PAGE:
Guy Kawasaki Hits a Home Run with His New Book, ‘APE’

APEBefore you say, “But I’m not especially fond of primates,” hang on. APE stands for Author-Publisher-Entrepreneur. And I am going out on a limb here when I say that this is one of the most honest, least hypey, overall best books I have read on self-publishing in a long time.

Kawasaki and his co-author Shawn Welch walk you through the steps of writing and publishing your own book with an even-handed, comprehensive and sequential approach. Instead of falling into the trap of “Write and Publish Your Book in 5 Days!,” they admit that it’s more work self-publishing because many more things can go wrong and it’s up to you to fix them.

This book focuses on e-publishing and, while ebooks are currently no more than 10 percent of the market, it is a quickly growing trend.

At the same time, the authors offer all the resources you will need to succeed. Throughout the book, you get cool tools, including easy-to-read charts that help you digest and apply the information quickly. And, because first-time authors are at the greatest risk of being taken advantage of by unscrupulous companies that promise them the world, the section on avoiding the scams is especially valuable.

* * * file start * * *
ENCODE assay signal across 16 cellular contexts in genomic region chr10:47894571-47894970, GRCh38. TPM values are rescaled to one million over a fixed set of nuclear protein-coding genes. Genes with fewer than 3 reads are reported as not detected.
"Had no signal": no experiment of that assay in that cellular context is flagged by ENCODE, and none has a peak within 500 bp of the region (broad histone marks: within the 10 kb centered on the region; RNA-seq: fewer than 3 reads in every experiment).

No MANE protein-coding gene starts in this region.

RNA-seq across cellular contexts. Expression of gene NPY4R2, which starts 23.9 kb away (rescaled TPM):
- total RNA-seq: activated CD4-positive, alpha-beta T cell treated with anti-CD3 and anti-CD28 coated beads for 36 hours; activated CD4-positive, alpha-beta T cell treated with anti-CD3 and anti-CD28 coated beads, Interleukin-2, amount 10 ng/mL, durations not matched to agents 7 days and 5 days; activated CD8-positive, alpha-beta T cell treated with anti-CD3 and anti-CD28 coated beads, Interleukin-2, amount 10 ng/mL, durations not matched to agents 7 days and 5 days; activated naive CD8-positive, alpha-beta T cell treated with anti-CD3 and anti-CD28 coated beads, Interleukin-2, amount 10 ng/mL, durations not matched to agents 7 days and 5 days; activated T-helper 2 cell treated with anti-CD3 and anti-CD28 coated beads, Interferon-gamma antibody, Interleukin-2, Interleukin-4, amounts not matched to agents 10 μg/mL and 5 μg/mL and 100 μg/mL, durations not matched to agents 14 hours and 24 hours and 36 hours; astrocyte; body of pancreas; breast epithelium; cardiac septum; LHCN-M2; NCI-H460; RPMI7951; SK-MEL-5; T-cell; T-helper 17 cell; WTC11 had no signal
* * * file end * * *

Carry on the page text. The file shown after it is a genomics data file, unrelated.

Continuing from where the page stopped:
A review of APE: Author-Publisher-Entrepreneur

I’m starting you off with this hilarious 4+-minute video, called So You Want to Write a Novel. But you can substitute the word “book” for every time “novel” is used because it applies to authors of all kinds. I guarantee this is worth 4 minutes of your time:

The three parts of APE:


To me, a book is a message from the gods to mankind, or, if not, it should never be published at all.*

Aleister Crowley

This section is all about the actual writing process, starting with the right motive for writing a book. (Hint: It’s not to impress or make boatloads of money.) It ends with great advice on how to finance your book.


A person who publishes a book willfully appears before the populace with his pants down…If it is a good book, nothing can harm her. If it is a bad book, nothing can help her.*

Edna St. Vincent Millay